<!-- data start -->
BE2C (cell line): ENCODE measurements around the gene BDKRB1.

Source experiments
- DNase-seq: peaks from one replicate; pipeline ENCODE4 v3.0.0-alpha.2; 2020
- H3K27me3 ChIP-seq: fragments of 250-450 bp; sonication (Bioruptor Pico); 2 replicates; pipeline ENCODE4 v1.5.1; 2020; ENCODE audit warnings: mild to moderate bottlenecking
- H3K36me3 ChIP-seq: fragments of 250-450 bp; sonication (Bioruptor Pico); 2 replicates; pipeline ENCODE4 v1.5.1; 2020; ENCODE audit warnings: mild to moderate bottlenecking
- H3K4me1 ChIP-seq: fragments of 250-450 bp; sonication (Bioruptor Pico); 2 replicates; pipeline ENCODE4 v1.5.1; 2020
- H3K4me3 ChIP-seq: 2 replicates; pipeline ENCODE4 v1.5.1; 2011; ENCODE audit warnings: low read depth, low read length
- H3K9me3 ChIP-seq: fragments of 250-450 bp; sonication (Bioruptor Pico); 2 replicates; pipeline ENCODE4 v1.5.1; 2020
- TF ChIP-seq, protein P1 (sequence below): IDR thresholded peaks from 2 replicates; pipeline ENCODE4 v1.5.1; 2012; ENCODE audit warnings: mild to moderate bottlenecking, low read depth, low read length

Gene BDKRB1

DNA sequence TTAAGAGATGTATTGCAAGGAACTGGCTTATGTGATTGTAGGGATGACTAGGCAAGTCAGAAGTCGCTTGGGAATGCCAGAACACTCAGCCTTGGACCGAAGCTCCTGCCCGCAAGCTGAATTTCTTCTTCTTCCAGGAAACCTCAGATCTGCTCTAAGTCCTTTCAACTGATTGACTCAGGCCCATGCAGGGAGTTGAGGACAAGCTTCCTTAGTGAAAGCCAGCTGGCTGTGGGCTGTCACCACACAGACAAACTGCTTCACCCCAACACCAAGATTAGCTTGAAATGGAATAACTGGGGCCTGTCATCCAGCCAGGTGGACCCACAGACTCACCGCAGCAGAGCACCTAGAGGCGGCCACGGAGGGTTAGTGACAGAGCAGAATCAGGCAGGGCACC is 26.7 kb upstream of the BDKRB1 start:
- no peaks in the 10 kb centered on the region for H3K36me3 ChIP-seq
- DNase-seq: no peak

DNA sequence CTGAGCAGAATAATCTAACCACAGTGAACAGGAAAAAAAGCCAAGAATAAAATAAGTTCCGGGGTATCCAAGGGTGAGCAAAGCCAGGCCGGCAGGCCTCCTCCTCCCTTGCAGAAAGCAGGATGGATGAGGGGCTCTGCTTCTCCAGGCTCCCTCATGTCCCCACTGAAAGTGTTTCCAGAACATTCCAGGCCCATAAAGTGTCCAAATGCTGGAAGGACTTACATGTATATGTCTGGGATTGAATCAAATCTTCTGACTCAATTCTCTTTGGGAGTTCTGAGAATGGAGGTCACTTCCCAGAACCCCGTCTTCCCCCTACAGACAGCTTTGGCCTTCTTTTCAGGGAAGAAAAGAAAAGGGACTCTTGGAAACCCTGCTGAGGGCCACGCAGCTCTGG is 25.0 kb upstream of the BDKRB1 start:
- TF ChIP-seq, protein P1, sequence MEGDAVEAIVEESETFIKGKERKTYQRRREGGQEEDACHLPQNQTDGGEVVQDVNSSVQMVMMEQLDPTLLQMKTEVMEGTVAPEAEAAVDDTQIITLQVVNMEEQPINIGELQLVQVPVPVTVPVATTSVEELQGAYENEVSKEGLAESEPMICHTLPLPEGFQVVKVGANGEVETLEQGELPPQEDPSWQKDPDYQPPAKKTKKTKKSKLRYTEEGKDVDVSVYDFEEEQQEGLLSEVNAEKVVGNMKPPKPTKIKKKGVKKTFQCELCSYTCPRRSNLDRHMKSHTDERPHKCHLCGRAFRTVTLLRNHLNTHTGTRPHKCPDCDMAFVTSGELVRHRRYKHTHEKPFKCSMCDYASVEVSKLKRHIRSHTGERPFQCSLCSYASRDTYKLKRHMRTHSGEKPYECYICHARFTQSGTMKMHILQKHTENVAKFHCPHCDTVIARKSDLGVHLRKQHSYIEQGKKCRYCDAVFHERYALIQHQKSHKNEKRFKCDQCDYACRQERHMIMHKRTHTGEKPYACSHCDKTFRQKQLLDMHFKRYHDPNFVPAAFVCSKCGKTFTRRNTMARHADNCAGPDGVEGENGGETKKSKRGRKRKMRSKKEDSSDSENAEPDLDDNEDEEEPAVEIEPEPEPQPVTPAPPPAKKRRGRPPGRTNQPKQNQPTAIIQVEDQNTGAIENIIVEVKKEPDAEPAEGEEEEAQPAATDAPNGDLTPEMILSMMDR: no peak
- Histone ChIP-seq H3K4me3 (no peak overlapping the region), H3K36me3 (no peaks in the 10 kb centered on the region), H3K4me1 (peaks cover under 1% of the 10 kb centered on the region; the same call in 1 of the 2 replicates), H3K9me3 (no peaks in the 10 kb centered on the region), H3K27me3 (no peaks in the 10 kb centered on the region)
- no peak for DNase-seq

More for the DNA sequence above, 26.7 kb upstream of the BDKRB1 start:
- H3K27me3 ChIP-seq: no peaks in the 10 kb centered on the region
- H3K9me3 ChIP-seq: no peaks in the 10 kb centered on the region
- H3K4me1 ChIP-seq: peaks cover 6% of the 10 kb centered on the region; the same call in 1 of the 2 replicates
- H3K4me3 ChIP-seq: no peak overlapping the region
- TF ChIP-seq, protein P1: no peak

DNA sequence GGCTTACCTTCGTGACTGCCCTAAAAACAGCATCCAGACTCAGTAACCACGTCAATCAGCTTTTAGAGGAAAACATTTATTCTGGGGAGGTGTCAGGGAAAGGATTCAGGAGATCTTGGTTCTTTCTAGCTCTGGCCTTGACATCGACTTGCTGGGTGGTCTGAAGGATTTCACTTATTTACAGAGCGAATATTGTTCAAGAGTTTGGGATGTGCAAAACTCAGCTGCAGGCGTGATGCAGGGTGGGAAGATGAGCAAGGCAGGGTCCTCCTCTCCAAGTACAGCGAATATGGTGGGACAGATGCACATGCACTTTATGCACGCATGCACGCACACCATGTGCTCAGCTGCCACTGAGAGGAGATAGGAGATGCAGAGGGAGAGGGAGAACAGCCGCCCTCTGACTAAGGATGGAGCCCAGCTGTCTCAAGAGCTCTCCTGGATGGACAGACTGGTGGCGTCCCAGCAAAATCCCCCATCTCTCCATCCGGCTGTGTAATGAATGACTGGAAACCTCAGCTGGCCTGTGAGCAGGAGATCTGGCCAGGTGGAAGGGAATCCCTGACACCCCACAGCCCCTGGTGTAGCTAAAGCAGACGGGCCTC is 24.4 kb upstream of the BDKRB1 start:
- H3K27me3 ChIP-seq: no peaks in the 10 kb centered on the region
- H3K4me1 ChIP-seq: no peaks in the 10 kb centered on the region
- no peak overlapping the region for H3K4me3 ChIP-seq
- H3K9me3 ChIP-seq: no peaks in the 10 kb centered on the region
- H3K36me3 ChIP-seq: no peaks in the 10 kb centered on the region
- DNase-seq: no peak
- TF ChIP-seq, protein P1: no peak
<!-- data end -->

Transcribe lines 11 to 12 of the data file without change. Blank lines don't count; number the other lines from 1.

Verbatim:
DNA sequence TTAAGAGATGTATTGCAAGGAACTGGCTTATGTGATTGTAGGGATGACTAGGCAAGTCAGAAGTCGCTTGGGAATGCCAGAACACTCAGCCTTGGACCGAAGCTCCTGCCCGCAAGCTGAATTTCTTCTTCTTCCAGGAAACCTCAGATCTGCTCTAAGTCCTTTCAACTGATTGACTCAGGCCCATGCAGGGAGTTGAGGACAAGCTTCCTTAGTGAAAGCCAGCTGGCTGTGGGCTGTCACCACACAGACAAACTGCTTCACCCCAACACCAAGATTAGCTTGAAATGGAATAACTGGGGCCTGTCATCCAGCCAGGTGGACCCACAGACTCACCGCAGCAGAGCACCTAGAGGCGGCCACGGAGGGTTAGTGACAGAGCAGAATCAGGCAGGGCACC is 26.7 kb upstream of the BDKRB1 start:
- no peaks in the 10 kb centered on the region for H3K36me3 ChIP-seq